Lori Montgomery wrote in The Washington Post on February 2 that "Obama specifically mentioned the Gregg-Conrad proposal when he met with Senate Republicans last week.... But Obama 'was not supportive' of that idea, said Gregg."

And yet Jonathan Weisman wrote in the Wall Street Journal on February 14: "The president met with 44 fiscally conservative 'Blue Dog' Democrats this week and gave a nod to legislation that would set up commissions to deal with long-term deficit strains...

"'We feel like we've found a partner in the White House,' said Rep. Charlie Melancon (D., La.), a Blue Dog co-chairman."

Writes Bowers: "There are two possibilities here. First, President Obama changed his position on the commission between February 2nd and last week. Second, either the Wall Street Journal or the Washington Post is incorrect."

Other liberal bloggers, however, say not to worry.

Jonathan Cohn blogs for the New Republic: "Obama has said consistently that the federal government doesn't have an entitlements problem. It has a health care problem....

"So what's up with this fiscal responsibility summit? It's all about education--and, yes, some public relations. Obama wants to signal that he is serious about fiscal responsibility and he wants to make clear the linkage between fiscal responsibility and health care."

Ezra Klein blogs for the American Prospect: "The Obama administration believes that the entitlement problem is a health care entitlement problem, and the health care entitlement problem is a health care system problem. And so the focus now is on health care reform: The fiscal responsibility summit will be used, in part, to make this argument. In Obama's Washington, a plan to cut Social Security is no longer enough to qualify you as 'fiscally responsible.' You need an answer to the Medicare and Medicaid questions, which means you need an answer to the health care system. We will see the beginnings of the White House's answer -- an answer that has required a series of decisions by President Obama himself -- when the budget emerges next Thursday. That, and not Monday's summit, is where the nature of the administration's commitment to fiscal responsibility will come clear."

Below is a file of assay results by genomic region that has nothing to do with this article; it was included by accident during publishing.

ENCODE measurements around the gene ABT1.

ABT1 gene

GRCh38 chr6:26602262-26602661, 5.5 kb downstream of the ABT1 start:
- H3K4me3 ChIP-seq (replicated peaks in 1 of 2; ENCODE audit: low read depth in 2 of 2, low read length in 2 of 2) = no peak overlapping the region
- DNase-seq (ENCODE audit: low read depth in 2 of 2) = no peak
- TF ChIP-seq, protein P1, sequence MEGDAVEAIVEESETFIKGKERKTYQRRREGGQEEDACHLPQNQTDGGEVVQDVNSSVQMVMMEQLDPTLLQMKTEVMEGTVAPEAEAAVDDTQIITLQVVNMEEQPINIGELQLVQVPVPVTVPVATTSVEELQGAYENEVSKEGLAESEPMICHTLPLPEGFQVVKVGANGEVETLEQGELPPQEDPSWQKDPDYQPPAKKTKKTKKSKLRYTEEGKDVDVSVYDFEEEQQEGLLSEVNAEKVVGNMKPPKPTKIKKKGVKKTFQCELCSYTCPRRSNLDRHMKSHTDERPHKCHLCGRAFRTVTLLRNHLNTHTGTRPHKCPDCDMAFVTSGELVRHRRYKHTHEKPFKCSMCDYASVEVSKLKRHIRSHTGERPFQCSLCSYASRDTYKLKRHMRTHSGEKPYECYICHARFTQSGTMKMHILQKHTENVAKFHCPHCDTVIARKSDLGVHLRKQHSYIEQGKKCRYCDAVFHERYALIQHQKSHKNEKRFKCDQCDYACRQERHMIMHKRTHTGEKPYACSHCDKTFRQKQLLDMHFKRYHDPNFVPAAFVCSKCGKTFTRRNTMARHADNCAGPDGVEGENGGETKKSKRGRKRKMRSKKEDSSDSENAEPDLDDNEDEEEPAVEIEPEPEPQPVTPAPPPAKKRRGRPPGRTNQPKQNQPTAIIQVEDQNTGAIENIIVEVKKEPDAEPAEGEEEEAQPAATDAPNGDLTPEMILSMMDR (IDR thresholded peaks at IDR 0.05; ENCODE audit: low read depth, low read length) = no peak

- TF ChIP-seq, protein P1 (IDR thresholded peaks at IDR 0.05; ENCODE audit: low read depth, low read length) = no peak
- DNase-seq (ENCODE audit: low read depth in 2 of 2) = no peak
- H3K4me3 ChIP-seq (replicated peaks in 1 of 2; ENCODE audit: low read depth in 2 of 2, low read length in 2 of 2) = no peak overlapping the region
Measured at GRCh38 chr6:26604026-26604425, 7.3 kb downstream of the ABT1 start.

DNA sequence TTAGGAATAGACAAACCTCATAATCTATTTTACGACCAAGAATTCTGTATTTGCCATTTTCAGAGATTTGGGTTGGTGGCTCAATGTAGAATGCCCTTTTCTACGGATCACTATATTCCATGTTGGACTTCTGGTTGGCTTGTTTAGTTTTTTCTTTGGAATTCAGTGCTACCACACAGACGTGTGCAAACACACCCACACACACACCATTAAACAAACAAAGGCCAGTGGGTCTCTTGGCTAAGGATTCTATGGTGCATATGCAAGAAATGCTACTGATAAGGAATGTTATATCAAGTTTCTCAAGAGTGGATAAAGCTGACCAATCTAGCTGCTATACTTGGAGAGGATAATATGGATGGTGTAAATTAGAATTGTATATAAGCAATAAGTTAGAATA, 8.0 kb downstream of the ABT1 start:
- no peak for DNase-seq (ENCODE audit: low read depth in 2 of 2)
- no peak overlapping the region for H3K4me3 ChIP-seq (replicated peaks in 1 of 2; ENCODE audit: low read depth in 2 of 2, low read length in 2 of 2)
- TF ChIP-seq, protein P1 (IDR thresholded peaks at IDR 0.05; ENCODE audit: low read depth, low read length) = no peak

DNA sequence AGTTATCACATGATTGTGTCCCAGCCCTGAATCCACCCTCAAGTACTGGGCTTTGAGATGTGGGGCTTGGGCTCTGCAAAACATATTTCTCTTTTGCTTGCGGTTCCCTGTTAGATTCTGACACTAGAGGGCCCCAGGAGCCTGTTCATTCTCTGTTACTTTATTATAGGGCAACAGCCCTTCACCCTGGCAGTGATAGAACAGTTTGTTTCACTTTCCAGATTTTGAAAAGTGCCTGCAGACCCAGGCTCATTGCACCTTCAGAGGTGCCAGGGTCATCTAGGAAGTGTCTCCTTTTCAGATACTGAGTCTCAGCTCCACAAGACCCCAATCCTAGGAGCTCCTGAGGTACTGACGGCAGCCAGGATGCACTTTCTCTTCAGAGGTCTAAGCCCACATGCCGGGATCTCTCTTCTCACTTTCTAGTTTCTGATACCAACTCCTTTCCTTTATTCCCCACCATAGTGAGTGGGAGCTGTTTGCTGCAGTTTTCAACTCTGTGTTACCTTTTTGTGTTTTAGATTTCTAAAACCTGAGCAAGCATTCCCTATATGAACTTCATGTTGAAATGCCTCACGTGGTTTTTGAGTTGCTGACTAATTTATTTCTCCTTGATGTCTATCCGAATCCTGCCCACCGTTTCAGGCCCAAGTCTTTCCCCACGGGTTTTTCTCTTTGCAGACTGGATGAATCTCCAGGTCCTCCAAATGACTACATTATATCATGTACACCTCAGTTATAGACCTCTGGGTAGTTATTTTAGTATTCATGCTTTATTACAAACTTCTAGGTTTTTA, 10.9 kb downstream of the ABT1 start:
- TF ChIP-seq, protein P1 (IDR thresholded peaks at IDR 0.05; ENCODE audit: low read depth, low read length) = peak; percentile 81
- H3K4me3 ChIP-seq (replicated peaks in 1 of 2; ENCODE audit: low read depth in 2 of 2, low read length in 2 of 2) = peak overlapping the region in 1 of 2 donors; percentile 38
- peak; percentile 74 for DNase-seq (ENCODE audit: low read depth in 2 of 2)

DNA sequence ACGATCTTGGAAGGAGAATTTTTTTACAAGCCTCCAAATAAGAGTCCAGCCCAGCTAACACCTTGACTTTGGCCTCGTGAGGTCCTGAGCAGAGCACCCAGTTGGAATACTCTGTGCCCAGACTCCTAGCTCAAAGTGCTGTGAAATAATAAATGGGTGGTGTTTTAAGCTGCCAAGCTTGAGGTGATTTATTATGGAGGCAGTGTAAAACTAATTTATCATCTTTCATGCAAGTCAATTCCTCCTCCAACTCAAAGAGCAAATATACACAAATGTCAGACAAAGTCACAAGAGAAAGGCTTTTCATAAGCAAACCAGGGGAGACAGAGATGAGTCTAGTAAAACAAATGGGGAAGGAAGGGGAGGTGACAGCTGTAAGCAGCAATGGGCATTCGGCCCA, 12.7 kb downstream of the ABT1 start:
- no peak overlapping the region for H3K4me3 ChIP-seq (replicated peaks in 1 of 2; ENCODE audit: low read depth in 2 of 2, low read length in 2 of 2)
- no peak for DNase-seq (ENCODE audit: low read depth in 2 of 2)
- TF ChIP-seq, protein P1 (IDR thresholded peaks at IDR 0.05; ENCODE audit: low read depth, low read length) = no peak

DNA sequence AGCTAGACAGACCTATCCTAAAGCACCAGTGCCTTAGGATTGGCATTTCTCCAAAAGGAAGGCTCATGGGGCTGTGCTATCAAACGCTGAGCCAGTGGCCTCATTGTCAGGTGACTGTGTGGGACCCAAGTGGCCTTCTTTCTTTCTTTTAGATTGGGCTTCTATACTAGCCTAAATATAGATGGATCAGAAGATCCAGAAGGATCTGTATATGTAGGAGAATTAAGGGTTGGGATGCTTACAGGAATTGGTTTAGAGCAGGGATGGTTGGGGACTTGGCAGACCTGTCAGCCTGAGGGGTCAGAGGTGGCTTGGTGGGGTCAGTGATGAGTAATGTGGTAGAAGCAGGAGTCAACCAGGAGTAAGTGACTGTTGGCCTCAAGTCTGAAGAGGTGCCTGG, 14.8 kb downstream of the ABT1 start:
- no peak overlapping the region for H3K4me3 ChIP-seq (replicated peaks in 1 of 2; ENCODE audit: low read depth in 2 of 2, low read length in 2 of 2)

As for that budget, Lori Montgomery writes in today's Washington Post: "When President Obama rolls out his first budget proposal next week, it will contain some of the ugliest deficit numbers this nation has seen since the end of World War II. So the Obama administration is planning an entire week of budget-focused activities to prepare the country for the painful spending cuts and program changes that will be needed to begin reducing the red ink.

"The schedule kicks off Monday with a White House summit on fiscal responsibility...

"On Tuesday, Obama will lay out the severity of the nation's economic crisis in a speech to a joint session of Congress.